As widely known, Antiphon of Rhamnus was one of the most influential leaders of the Four Hundred, who — from the background — led the oligarchical party attempting to overthrow the democratic state, and a conservative orator of extraordinary eloquence, who avoided publicity and never entered any public scene. This picture formed mainly by the famous passage of Thucydides (VIII 68) needs some modifications. A brief survey of the fragments of Antiphon urges us to assume that he was not a theoretical expert retired from public affairs, but rather a professional speech writer active in public life. Furthermore, the mere analysis of the fragments is definitely not sufficient to identify Antiphon’s political commitment.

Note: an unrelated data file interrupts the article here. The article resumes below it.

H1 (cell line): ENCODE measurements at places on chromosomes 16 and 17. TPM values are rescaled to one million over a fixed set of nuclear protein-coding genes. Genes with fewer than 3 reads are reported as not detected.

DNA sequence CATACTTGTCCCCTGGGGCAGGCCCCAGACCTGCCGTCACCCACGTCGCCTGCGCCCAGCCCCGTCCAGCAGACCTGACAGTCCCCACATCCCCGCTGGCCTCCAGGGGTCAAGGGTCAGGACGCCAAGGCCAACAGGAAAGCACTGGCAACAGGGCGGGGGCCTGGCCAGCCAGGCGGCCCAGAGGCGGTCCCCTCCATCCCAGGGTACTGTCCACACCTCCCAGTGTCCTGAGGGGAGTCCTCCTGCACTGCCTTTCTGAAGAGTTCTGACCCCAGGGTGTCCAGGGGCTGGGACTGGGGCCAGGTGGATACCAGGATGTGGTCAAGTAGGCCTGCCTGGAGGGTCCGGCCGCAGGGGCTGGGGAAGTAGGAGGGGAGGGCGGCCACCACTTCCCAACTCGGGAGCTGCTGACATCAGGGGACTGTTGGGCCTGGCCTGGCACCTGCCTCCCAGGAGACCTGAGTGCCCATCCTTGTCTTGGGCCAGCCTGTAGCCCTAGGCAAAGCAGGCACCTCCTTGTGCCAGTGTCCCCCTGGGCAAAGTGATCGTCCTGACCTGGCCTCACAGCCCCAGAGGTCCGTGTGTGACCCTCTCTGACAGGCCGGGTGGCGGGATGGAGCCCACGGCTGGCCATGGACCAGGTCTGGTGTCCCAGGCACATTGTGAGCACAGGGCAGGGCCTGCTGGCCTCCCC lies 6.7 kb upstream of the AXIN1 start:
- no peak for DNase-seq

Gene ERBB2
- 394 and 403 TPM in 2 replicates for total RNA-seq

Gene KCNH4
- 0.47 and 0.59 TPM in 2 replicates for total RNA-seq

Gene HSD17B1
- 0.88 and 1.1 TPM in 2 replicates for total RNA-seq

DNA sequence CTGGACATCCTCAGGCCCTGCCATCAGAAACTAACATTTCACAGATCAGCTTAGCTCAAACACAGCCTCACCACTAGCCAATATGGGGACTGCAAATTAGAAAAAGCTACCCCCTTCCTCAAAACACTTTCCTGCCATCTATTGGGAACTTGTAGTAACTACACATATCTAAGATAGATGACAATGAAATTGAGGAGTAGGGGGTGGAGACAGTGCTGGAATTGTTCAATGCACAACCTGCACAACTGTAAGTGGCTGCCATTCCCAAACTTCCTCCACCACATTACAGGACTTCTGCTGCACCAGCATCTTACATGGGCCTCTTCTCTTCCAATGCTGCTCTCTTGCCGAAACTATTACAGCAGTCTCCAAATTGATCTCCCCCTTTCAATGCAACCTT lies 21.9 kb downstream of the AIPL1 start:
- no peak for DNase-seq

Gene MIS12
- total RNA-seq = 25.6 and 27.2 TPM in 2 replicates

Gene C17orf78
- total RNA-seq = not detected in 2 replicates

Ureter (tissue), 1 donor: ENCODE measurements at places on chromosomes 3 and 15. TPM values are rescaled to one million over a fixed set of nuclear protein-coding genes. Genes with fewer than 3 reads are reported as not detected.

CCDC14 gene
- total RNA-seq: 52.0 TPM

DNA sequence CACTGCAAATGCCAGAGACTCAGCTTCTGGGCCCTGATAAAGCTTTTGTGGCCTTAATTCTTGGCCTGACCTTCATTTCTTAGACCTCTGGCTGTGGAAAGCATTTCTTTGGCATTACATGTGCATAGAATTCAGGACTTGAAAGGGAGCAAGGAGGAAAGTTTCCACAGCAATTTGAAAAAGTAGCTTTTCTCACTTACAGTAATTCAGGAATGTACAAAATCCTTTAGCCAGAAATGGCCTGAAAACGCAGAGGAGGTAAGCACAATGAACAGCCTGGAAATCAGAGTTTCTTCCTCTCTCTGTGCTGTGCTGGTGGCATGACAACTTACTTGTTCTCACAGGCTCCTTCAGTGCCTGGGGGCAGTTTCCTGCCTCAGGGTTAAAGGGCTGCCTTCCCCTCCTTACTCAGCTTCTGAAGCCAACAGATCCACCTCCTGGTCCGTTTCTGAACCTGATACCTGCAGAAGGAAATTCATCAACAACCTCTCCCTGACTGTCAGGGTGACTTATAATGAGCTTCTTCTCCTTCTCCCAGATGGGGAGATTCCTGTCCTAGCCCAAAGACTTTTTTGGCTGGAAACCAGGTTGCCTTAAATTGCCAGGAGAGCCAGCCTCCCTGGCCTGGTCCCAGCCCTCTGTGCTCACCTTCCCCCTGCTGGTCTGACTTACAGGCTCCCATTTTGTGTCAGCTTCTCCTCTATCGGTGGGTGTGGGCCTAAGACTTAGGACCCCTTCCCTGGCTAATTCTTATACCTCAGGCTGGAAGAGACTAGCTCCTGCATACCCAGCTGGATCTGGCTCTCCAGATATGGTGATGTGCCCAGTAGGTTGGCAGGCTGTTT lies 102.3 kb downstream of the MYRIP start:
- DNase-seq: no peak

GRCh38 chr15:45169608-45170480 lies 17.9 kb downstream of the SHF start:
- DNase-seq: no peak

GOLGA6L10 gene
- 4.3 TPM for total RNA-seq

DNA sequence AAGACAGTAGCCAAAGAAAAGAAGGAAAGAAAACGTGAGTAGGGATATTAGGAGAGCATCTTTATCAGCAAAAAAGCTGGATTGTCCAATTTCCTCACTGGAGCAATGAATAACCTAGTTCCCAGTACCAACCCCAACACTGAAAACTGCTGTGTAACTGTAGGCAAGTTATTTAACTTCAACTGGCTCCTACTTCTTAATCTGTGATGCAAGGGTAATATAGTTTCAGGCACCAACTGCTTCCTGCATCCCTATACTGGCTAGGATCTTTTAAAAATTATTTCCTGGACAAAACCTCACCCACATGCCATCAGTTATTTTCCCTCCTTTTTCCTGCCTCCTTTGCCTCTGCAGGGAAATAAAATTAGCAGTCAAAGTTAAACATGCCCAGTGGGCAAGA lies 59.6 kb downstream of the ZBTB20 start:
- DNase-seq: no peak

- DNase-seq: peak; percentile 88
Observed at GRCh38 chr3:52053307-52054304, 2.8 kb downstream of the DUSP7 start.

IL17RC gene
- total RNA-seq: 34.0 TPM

up in Czechoslovakia differentiated themselves from Hungarians living in the mother country (i.e., in Hungary) while developing a new kind of relationship with the Czechs and Slovaks within a democraticstate which provided a freer atmosphere than